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Amazon today reported earnings for its third fiscal quarter of 2020, including revenue up 37% to $96.1 billion, net income of $6.3 billion, and earnings per share of $12.37 (compared to revenue of $70.0 billion, net income of $2.1 billion, and earnings per share of $4.23 in Q3 2019). North American sales were up 39% to $59.4 billion, while international sales grew 37% to $25.2 billion.
This is Amazon’s second full quarter during the coronavirus pandemic. Given the company’s leadership position in online retail and the cloud, its results are a bellwether for the industry. In Q2, Amazon set aside “$4.0 billion in costs related to COVID-19,” followed up by $2.0 billion in Q3. For Q4, Amazon set aside another “$4.0 billion of costs related to COVID-19.” The company does not want to be seen as benefiting too much from the pandemic — its $5.2 billion in quarterly profit in Q2 was the largest ever in its 26-year history. It broke that record again in Q3 with $6.3 billion in quarterly profit, up 200% year-over-year.
In a statement, Amazon CEO Jeff Bezos highlighted that Amazon had “created over 400,000 jobs this year alone.” Indeed, Amazon’s headcount jumped 28% from 876,800 employees in Q2 to 1,125,300 in Q3 (up 50% year-over-year).
Analysts had expected Amazon to earn $92.7 billion in revenue and report earnings per share of $7.41. The retail giant thus easily beat on both. The company’s stock was up 1.5% in regular trading and down 2% in after-hours trading. Amazon gave fourth quarter revenue guidance in the range of $112.0 billion and $121.0 billion, compared to a consensus of $112.3 billion from analysts. Bezos noted “more customers than ever shopping early for their holiday gifts, which is just one of the signs that this is going to be an unprecedented holiday season.”
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AWS settles at sub-30% growth
In Q1, Amazon Web Services (AWS) passed the $10 billion milestone, even as growth continued to slow. In Q2, AWS growth fell to 29% — the first sub-30% growth rate since Amazon started breaking out AWS numbers. It stayed there, at 29%, this past quarter. The growth rate has been falling steadily for the past two years, and while COVID-19 accelerated the trend, at least Q3 wasn’t worse than Q2.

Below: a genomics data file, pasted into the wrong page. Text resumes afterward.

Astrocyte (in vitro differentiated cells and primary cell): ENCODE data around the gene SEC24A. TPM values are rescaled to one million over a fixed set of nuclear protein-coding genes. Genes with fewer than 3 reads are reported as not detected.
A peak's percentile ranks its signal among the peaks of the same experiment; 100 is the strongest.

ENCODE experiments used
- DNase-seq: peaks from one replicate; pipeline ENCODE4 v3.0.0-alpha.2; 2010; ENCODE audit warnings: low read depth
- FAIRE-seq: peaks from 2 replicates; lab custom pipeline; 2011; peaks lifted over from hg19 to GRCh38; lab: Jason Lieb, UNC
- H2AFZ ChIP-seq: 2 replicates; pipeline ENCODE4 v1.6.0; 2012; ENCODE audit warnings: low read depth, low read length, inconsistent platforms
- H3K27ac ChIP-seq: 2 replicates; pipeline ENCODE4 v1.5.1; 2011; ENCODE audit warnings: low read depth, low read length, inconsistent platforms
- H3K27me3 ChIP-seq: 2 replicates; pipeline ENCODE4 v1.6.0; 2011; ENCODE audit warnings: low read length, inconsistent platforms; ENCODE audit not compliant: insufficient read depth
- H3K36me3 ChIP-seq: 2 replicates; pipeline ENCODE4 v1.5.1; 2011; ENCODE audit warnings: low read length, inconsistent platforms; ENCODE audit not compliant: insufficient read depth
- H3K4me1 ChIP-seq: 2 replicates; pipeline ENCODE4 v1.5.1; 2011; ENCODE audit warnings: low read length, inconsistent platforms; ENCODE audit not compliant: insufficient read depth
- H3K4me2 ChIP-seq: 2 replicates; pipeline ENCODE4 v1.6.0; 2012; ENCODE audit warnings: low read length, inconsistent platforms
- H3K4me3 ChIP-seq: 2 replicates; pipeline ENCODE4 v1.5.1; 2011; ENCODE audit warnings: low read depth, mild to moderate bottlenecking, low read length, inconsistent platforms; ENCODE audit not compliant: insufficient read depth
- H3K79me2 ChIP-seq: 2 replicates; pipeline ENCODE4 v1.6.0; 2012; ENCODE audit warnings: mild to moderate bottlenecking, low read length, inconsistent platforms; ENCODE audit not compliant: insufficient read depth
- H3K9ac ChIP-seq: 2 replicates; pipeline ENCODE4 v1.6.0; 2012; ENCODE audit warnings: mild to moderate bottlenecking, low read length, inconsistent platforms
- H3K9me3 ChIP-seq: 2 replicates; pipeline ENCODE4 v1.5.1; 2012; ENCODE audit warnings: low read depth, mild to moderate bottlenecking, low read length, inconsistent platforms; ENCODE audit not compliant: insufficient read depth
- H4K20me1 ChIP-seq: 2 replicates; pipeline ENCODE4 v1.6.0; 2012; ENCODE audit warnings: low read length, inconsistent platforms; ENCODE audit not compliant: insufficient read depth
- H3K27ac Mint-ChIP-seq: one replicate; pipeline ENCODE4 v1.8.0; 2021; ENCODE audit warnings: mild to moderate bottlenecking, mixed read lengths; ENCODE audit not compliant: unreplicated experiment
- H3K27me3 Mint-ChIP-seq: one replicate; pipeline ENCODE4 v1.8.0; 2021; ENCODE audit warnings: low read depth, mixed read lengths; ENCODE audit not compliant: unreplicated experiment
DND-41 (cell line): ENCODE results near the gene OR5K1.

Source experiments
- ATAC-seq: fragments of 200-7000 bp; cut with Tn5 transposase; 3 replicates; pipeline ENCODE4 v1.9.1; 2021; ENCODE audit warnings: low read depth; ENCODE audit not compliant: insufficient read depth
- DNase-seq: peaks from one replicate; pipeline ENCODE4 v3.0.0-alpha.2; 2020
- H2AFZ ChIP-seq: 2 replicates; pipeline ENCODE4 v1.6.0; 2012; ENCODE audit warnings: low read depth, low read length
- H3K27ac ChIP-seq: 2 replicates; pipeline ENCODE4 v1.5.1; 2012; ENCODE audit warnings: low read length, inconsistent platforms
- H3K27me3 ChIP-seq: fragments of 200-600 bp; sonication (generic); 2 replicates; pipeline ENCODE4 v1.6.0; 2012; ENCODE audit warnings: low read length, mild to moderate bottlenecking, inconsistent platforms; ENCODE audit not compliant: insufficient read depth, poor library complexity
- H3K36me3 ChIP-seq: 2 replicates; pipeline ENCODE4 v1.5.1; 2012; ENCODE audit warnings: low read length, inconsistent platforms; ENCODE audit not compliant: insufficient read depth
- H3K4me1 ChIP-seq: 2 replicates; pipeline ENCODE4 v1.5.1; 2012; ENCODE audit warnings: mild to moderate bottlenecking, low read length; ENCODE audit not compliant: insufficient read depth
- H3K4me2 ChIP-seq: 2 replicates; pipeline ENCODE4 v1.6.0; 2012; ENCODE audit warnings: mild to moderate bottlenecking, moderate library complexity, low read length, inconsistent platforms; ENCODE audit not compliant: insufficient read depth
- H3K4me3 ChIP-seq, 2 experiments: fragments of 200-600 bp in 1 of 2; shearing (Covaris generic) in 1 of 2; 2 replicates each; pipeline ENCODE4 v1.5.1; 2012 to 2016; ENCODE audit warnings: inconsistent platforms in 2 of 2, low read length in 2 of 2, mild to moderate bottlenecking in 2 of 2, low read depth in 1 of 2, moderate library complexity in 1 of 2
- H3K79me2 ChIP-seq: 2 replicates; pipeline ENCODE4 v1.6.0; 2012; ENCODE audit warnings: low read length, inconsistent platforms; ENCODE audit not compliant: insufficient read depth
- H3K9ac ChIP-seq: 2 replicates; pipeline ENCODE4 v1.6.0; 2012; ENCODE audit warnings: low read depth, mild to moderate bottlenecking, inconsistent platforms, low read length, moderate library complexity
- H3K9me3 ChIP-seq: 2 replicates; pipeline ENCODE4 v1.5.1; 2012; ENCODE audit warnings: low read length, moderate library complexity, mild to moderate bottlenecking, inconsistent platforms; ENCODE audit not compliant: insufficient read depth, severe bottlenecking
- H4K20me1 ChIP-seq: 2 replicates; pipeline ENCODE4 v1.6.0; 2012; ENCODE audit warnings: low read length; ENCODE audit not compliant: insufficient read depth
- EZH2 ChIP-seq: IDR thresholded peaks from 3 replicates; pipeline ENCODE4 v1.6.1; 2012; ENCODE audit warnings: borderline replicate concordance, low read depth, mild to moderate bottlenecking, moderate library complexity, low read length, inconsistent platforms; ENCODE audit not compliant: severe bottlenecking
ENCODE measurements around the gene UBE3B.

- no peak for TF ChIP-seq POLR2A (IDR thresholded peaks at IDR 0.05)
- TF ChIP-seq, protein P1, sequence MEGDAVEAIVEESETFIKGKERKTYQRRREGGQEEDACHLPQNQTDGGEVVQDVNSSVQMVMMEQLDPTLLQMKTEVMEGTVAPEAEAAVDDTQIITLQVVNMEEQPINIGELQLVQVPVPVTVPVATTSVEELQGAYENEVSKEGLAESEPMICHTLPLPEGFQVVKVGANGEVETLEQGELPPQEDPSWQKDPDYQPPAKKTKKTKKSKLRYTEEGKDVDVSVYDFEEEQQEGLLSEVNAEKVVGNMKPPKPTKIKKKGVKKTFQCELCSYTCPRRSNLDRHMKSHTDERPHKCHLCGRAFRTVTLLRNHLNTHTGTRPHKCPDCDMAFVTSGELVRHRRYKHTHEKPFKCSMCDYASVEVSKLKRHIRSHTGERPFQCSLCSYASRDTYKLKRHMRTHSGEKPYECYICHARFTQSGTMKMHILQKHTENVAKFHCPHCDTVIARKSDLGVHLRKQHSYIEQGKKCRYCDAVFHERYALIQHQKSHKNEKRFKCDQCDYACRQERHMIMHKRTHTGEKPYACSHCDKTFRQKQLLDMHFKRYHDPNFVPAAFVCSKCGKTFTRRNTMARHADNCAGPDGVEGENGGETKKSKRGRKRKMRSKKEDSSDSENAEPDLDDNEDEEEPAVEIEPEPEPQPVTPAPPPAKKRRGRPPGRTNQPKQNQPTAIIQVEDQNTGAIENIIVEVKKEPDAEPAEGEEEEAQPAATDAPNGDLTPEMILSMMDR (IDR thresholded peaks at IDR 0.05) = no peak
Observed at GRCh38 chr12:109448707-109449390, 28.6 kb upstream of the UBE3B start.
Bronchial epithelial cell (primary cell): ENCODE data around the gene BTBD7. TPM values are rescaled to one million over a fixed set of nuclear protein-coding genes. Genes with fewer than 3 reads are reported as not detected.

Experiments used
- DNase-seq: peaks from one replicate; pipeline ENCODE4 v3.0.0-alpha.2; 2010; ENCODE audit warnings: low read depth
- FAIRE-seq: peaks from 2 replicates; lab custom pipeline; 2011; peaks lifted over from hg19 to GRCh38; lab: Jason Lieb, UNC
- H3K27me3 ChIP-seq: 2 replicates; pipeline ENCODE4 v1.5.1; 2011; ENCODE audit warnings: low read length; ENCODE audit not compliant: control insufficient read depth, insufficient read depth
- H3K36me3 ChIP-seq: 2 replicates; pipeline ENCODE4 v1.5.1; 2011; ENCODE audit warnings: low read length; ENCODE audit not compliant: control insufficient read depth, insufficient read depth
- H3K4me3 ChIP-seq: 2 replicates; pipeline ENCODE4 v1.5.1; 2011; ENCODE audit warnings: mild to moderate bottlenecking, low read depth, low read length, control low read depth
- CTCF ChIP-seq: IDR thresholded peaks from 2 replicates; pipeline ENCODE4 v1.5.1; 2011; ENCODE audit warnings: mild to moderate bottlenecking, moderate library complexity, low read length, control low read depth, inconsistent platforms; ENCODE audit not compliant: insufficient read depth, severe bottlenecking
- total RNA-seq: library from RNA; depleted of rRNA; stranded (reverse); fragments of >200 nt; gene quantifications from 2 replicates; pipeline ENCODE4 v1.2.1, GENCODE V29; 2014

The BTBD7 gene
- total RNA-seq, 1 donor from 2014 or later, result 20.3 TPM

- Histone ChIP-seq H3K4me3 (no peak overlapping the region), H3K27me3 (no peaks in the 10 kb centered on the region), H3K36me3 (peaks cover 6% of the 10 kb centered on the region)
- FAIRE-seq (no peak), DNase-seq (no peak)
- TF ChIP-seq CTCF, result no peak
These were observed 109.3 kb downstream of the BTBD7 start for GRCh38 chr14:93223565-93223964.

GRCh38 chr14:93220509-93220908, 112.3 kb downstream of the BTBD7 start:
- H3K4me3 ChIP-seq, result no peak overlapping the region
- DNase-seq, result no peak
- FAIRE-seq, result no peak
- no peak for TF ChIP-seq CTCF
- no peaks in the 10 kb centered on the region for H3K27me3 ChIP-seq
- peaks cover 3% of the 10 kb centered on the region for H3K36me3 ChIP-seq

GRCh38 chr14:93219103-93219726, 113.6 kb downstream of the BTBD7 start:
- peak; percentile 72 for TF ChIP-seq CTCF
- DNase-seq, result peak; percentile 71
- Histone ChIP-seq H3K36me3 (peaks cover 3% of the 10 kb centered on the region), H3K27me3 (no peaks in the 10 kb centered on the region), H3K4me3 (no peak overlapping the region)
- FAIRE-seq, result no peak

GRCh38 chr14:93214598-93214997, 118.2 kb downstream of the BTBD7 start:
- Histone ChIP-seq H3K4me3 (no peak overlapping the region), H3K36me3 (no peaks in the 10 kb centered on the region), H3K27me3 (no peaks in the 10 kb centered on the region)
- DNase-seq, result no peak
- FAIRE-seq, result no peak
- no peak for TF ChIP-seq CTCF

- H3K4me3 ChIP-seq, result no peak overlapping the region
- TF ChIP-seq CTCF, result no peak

$AMZN AWS revenue growth
– Q1 2017: 43%
– Q2 2017: 42%
– Q3 2017: 42%
– Q4 2017: 45%
– Q1 2018: 49%
– Q2 2018: 49%
– Q3 2018: 48%
– Q4 2018: 45%
– Q1 2019: 41%
– Q2 2019: 37%
– Q3 2019: 35%
– Q4 2019: 34%
– Q1 2020: 33%
– Q2 2020: 29%
– Q3 2020: 29%https://t.co/r5eFZdPWD9
— Emil Protalinski (@EPro) October 29, 2020
AWS is the cloud computing market leader, ahead of Microsoft Azure and Google Cloud. High-percentage growth cannot continue unabated, but for a market leader, sales growth of 29% to $11.6 billion is still impressive.
AWS accounted for about 12.1% of Amazon’s total revenue for the quarter, which is on the lower end but in line with Q2. “We’re seeing a lot of customers who are now moving to the cloud at a faster pace,” CFO Brian Olsavsky said on the Q3 earnings call.
Subscriptions and “other” (ads)
Subscription services were up 33% to $6.58 billion. This segment mainly constitutes Amazon Prime and its 150 million paid members. Amazon highlighted Prime Day, which took place this year on October 13-14 (and doesn’t fall into Q3 results). Instead of saying this year’s event was its “biggest in history,” as Amazon has said in past years, the company described it as “the two biggest days ever for small and medium businesses in Amazon’s stores.” A company spokesperson declined to comment on how Prime Day 2020 compared to Prime Day 2019.
Amazon’s “other” category, which mostly covers the company’s advertising business, was up 51% to $5.4 billion in revenue. The company knows plenty about what its customers want to buy, or don’t want to buy, and so its advertising business continues to pay dividends. As the company rakes in online shopping dividends from the pandemic, its advertising business benefits as well.
As always, Alexa was mentioned many times (19, to be exact) in the company’s press release. Amazon still won’t break out the voice assistant in its earnings reports. In Q1, the company noted that Alexa “can now answer tens of thousands of questions related to COVID-19.” It didn’t say anything similar for Q2 or Q3. Amazon did, however, highlight new Echo devices unveiled during its September showcase. That event reminded us that the company is also in the business of surveillance-as-a-service.
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